Objectives: To investigate environmental barriers reported by people with spinal cord injury (SCI), and to determine the relative impact of environmental barriers compared with demographic and injury characteristics and activity limitations in predicting variation in participation and life satisfaction.
Design: Cross-sectional, follow-up survey.
Setting: Individuals rehabilitated at 16 federally designated Model Spinal Cord Injury Systems of care, now living in the community.
Participants: People with SCI (N=2726) who completed routine follow-up research interviews between 2000 and 2002.
Interventions: Not applicable.
Main outcome measures: The Craig Hospital Inventory of Environmental Factors-Short Form (CHIEF-SF), the Craig Handicap Assessment and Reporting Technique-Short Form, and the Satisfaction With Life Scale.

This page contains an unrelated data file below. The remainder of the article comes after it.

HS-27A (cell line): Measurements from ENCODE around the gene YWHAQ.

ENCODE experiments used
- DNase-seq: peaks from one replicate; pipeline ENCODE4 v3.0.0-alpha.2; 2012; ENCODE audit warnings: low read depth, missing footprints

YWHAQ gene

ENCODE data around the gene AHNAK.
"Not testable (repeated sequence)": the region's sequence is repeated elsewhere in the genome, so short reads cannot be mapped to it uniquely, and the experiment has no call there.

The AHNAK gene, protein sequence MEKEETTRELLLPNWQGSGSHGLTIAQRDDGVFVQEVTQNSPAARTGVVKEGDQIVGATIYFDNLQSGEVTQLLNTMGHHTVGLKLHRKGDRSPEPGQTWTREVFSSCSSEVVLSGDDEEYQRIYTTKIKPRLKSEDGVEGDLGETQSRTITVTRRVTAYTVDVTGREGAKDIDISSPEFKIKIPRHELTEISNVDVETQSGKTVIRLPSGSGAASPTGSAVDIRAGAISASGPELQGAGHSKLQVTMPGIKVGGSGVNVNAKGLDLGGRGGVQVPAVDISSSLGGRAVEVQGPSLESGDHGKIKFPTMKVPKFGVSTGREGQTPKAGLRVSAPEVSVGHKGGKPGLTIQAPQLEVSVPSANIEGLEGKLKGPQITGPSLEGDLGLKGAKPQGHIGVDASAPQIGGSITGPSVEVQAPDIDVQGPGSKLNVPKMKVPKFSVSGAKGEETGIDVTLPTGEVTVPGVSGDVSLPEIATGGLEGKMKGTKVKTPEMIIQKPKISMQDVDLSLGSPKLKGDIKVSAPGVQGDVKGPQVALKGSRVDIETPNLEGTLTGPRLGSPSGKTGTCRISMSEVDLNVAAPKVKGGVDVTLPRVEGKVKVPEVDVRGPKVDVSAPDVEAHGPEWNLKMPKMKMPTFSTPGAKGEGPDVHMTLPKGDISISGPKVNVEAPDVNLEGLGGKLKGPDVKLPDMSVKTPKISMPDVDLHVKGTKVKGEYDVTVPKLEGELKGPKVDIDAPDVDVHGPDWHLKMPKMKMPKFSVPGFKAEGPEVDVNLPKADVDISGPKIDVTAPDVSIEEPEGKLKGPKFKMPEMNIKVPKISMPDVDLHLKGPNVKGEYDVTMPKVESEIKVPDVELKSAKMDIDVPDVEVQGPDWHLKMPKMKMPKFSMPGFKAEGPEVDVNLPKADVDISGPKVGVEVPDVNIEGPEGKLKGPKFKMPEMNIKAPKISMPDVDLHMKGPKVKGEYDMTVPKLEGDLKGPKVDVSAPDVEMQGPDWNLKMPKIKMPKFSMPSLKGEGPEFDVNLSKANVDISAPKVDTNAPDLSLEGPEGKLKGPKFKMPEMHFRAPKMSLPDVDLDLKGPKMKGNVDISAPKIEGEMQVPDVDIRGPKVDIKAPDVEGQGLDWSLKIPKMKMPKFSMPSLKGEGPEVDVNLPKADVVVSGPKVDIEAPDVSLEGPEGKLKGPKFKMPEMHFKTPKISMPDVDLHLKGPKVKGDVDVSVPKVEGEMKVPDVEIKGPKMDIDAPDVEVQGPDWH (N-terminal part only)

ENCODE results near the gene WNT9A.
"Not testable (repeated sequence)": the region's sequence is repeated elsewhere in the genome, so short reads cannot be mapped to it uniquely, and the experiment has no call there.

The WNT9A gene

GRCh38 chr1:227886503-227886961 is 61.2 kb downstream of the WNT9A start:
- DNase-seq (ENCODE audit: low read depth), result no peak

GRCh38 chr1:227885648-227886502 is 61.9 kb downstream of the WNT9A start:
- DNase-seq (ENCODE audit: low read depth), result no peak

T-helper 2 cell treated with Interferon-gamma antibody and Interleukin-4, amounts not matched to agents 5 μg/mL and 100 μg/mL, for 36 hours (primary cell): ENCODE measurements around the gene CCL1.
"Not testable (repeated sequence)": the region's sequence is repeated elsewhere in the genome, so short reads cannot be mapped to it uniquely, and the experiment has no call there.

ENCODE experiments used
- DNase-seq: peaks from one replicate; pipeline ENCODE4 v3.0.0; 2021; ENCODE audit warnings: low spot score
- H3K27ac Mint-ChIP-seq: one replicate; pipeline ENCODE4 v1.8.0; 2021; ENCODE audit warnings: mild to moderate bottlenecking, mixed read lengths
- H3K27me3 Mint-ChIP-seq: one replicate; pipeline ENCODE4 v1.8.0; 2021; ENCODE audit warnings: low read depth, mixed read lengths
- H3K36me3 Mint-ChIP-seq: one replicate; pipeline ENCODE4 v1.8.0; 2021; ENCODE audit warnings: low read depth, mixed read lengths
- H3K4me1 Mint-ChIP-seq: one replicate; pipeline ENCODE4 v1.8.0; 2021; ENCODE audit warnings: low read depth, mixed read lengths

Results: The top 5 environmental barriers reported by subjects with SCI, in descending order of importance, were the natural environment, transportation, need for help in the home, availability of health care, and governmental policies. The CHIEF-SF subscales accounted for only 4% or less of the variation in participation; they accounted for 10% of the variation in life satisfaction.
Conclusions: The inclusion of environmental factors in models of disability was supported, but were found to be more strongly related to life satisfaction than to societal participation.